Pjcampbell pointed out that there’s $1.50 missing from your cost on your cheese pizza (and that was without a box), but I’m sure you’re not selling 100% cheese pizzas. Setting your prices based on the cost of a cheese pizza could leave you in a lot of trouble. Not sure about you, but I know we have toppings that run an 80% food cost. Those are of course offset by the cheap ones, but the truth is somewhere in the middle.

Your base prices are too low, but I think there are a lot of problems with your specialty pizza prices. You use some rather expensive toppings on those babies! With all of your specialty pizzas priced exactly the same, I don’t think you’ve sat down to really explore what the costs are on those things.

Look at your Cheeseburger pizza. I’m estimating here, let me know if I’m way off:

Dough - .50
Cheese - 1.39
Sauce - .20
Beef - .66 (at $2.00/lb… that’s what I pay for 80/20. When you say “lean”, I’m guessing you pay more than that)
Bacon - .50
Extra Cheese - .42 (at 30% extra)
Box - .55

$4.22 in total cost… that’s 30.16%. That assumes no waste and no discounting. Throw in those plus the rest of your paper costs and there’s your 35%.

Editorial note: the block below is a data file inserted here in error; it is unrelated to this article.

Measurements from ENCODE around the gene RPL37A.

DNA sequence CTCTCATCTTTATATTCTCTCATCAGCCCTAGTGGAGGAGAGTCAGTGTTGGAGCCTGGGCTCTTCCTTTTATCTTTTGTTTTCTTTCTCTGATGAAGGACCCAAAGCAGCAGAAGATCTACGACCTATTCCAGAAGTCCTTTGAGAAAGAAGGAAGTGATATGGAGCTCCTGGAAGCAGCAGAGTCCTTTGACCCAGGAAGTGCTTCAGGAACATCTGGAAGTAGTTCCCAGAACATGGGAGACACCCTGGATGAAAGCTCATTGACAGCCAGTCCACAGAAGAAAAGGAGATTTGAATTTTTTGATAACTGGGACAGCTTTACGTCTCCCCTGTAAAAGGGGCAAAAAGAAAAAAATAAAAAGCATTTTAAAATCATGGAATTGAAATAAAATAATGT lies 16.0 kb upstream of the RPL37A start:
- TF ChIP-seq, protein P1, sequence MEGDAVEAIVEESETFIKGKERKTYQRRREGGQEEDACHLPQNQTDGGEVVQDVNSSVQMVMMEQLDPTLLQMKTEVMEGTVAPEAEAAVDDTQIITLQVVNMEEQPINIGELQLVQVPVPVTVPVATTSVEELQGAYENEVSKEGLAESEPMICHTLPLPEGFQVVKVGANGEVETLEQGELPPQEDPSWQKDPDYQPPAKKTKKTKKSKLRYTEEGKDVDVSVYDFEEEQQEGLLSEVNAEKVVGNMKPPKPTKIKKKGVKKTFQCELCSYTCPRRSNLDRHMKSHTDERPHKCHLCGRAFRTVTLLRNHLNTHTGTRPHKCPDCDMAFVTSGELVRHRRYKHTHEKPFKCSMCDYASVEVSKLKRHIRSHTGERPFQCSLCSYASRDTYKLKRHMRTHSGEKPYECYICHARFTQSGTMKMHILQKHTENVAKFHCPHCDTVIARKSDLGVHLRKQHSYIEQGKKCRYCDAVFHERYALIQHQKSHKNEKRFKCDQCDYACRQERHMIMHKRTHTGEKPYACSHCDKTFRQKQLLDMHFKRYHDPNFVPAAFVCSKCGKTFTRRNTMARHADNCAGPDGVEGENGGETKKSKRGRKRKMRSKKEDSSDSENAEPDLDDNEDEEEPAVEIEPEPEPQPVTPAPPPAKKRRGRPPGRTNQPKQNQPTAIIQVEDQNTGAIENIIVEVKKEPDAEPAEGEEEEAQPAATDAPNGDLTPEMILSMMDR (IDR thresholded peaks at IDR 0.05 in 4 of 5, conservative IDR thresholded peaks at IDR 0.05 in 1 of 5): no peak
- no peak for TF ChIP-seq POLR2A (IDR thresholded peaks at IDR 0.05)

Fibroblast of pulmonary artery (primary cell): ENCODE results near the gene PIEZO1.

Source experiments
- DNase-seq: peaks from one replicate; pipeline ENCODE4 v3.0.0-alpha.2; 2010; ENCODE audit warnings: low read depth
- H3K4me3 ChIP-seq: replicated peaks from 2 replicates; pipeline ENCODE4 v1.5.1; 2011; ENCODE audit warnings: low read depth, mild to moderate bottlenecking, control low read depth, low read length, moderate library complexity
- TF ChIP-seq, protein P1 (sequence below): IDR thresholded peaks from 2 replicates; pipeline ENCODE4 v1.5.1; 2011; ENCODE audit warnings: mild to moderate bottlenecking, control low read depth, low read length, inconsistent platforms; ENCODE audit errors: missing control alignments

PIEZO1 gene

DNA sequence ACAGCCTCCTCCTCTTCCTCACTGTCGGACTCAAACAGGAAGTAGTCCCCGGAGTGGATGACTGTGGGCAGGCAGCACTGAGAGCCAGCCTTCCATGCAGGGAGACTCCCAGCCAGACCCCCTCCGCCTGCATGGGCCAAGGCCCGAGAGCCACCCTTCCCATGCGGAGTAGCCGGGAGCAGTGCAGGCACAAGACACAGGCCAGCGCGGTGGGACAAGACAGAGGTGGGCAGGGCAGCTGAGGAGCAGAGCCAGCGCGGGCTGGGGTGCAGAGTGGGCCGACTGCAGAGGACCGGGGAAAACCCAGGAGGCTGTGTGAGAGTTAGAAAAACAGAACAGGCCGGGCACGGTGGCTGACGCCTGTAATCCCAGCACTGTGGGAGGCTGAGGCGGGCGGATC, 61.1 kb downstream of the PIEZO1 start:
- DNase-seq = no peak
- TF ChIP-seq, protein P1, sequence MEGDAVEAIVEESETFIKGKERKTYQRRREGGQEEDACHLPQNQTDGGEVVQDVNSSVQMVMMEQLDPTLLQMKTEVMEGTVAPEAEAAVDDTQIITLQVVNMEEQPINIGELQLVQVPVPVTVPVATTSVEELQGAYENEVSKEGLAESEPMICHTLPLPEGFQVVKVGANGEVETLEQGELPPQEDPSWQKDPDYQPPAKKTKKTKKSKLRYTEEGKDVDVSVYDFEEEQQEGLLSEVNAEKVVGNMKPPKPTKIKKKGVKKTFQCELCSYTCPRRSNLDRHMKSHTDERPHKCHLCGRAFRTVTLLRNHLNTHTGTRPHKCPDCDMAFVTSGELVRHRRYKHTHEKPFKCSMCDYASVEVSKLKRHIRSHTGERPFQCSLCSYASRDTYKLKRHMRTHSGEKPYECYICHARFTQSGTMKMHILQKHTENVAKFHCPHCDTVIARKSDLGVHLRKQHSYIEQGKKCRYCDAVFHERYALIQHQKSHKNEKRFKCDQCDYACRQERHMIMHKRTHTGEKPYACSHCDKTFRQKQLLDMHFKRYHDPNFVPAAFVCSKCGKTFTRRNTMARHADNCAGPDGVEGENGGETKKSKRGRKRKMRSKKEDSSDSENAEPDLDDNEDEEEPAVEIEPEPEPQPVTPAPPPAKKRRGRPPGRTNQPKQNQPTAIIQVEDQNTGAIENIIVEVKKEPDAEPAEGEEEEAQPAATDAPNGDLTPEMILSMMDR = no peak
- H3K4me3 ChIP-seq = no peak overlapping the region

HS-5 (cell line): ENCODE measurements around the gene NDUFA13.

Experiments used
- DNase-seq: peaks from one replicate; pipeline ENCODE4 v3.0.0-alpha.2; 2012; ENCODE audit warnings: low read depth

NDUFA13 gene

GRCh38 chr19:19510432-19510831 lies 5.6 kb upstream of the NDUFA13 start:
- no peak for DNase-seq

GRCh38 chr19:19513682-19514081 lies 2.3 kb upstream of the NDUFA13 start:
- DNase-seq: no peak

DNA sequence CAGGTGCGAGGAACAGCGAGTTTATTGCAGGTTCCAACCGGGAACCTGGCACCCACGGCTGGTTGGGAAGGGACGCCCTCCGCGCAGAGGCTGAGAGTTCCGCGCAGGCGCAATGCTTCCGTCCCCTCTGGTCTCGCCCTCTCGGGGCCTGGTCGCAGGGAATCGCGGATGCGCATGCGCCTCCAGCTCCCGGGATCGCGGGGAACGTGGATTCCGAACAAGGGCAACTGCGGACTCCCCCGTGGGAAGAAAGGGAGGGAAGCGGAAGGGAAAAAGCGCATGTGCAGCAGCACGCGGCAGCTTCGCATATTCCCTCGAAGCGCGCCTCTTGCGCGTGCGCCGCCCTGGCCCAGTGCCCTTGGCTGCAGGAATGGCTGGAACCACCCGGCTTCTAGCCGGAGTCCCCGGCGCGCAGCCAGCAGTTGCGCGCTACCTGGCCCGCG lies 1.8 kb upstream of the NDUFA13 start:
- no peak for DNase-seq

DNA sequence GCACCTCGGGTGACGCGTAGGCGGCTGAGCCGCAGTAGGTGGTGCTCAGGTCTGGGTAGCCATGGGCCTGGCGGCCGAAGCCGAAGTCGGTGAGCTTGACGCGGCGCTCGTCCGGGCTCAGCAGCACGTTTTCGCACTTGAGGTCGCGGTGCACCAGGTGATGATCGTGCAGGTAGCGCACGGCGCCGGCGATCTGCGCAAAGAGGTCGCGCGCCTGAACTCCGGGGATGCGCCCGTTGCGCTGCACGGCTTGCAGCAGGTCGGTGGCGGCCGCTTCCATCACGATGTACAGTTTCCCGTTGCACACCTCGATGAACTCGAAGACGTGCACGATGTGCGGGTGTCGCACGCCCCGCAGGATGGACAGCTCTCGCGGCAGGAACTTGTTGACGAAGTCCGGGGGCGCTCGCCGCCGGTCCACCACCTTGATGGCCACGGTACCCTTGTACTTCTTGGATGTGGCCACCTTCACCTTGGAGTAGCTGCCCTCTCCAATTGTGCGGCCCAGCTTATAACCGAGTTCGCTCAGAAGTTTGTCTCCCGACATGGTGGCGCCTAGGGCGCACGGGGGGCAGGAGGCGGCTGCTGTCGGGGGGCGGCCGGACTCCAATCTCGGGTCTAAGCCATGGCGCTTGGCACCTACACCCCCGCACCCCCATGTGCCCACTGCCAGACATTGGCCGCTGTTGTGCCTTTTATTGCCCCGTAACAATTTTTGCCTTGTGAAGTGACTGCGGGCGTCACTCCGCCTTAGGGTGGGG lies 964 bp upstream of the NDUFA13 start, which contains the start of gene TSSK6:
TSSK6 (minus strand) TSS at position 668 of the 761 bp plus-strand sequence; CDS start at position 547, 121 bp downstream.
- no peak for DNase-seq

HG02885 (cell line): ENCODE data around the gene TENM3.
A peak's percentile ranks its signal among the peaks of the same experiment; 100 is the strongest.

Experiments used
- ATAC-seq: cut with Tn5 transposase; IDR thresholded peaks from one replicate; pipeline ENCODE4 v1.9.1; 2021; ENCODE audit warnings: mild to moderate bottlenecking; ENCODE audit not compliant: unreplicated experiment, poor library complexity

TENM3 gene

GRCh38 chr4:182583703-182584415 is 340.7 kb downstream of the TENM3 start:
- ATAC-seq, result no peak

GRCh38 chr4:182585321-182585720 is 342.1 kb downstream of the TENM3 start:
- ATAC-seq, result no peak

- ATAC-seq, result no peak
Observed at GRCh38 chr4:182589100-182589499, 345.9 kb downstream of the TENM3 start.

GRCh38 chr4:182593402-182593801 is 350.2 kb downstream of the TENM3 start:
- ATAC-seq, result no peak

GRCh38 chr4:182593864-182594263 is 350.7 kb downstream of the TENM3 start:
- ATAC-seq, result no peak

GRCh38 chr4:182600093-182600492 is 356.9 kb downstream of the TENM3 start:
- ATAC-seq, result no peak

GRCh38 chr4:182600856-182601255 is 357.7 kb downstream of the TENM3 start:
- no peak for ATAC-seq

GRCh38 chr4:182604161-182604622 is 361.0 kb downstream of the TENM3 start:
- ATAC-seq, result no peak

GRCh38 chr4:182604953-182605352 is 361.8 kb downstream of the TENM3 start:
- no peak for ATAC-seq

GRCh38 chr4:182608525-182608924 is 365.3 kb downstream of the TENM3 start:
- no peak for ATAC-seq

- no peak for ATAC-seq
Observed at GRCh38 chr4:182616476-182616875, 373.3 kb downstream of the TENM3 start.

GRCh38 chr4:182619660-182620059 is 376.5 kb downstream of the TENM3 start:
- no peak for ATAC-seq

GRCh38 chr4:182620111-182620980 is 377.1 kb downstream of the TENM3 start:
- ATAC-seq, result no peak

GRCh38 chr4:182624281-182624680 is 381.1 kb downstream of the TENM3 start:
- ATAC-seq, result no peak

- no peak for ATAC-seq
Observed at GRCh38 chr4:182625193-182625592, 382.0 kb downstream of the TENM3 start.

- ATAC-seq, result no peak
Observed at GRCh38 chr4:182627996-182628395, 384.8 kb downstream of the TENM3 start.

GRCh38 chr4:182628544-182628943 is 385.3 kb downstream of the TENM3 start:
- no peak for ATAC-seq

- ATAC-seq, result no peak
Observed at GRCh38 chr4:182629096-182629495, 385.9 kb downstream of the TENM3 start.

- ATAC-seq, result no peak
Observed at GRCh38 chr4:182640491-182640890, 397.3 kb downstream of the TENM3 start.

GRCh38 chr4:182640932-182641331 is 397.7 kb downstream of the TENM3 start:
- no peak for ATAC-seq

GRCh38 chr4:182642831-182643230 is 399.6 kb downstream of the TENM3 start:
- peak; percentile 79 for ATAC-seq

Now take a look at your Steak pizza. I bet you’re over 40% for that pizza. Those two should not have the same price.

There’s probably lots of places you can save on some food cost (such as chopping your own veggies, shredding your own cheese, etc) but the first place you need to look is your pricing. If you calculate your price per square inch, you’re not much higher than Little Caesars, and probably cheaper than Domino’s, Godfather’s, et al. Judging from your website you’re offering a more “gourmet” pizza; your pricing should not be in line with the “cheap” chains.

I remember a guy posting on the old TT three or four years ago with profit problems. He was doing $6,000 per week and was bleeding cash. The consensus solution was that he would be better off mailing $1.00 to each of his customers every month to not order. After food and labor he was losing more than $1.00 on every order. He apparently had never sat down to look at his food costs. I’m not saying that you’re anywhere near that, but the problem was the same: he wasn’t charging enough.

I know it’s scary to raise prices, but you have to take the plunge. I can almost guarantee you won’t hear more than 1 or 2 comments about it. Now is a great time, because rising food costs are all over the media and people will understand.